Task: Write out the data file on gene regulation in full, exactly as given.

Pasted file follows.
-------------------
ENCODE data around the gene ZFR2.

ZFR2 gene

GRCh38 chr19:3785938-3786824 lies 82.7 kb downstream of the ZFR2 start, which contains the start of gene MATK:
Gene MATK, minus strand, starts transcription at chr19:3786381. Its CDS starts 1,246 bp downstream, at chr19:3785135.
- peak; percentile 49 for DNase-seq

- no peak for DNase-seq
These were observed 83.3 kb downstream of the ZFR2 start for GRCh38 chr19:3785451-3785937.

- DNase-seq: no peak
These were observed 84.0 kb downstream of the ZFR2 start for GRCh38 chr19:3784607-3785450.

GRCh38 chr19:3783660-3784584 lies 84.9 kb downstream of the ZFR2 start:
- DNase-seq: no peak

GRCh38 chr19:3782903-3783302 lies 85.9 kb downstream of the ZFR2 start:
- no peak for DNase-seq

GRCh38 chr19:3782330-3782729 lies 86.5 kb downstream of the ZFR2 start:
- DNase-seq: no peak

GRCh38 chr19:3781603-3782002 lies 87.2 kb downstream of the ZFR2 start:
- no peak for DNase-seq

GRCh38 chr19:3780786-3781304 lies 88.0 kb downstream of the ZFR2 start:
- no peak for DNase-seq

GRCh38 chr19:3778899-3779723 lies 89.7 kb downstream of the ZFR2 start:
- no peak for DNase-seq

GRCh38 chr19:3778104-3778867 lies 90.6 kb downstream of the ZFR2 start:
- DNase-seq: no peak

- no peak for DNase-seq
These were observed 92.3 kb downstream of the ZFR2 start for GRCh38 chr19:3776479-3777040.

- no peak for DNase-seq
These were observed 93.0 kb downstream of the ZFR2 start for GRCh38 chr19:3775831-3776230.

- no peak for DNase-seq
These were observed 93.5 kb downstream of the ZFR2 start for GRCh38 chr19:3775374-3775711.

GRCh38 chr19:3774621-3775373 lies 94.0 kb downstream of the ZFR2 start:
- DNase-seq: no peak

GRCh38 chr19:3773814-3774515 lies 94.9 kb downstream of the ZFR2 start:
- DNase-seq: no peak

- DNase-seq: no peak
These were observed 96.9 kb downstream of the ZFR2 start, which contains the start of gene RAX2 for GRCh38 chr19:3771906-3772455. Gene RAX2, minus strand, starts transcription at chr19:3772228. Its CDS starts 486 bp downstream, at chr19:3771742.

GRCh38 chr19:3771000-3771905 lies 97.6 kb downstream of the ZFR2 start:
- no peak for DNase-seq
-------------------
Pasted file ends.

ENCODE data around the gene ZFR2.

ZFR2 gene

GRCh38 chr19:3785938-3786824 lies 82.7 kb downstream of the ZFR2 start, which contains the start of gene MATK:
Gene MATK, minus strand, starts transcription at chr19:3786381. Its CDS starts 1,246 bp downstream, at chr19:3785135.
- peak; percentile 49 for DNase-seq

- no peak for DNase-seq
These were observed 83.3 kb downstream of the ZFR2 start for GRCh38 chr19:3785451-3785937.

- DNase-seq: no peak
These were observed 84.0 kb downstream of the ZFR2 start for GRCh38 chr19:3784607-3785450.

GRCh38 chr19:3783660-3784584 lies 84.9 kb downstream of the ZFR2 start:
- DNase-seq: no peak

GRCh38 chr19:3782903-3783302 lies 85.9 kb downstream of the ZFR2 start:
- no peak for DNase-seq

GRCh38 chr19:3782330-3782729 lies 86.5 kb downstream of the ZFR2 start:
- DNase-seq: no peak

GRCh38 chr19:3781603-3782002 lies 87.2 kb downstream of the ZFR2 start:
- no peak for DNase-seq

GRCh38 chr19:3780786-3781304 lies 88.0 kb downstream of the ZFR2 start:
- no peak for DNase-seq

GRCh38 chr19:3778899-3779723 lies 89.7 kb downstream of the ZFR2 start:
- no peak for DNase-seq

GRCh38 chr19:3778104-3778867 lies 90.6 kb downstream of the ZFR2 start:
- DNase-seq: no peak

- no peak for DNase-seq
These were observed 92.3 kb downstream of the ZFR2 start for GRCh38 chr19:3776479-3777040.

- no peak for DNase-seq
These were observed 93.0 kb downstream of the ZFR2 start for GRCh38 chr19:3775831-3776230.

- no peak for DNase-seq
These were observed 93.5 kb downstream of the ZFR2 start for GRCh38 chr19:3775374-3775711.

GRCh38 chr19:3774621-3775373 lies 94.0 kb downstream of the ZFR2 start:
- DNase-seq: no peak

GRCh38 chr19:3773814-3774515 lies 94.9 kb downstream of the ZFR2 start:
- DNase-seq: no peak

- DNase-seq: no peak
These were observed 96.9 kb downstream of the ZFR2 start, which contains the start of gene RAX2 for GRCh38 chr19:3771906-3772455. Gene RAX2, minus strand, starts transcription at chr19:3772228. Its CDS starts 486 bp downstream, at chr19:3771742.

GRCh38 chr19:3771000-3771905 lies 97.6 kb downstream of the ZFR2 start:
- no peak for DNase-seq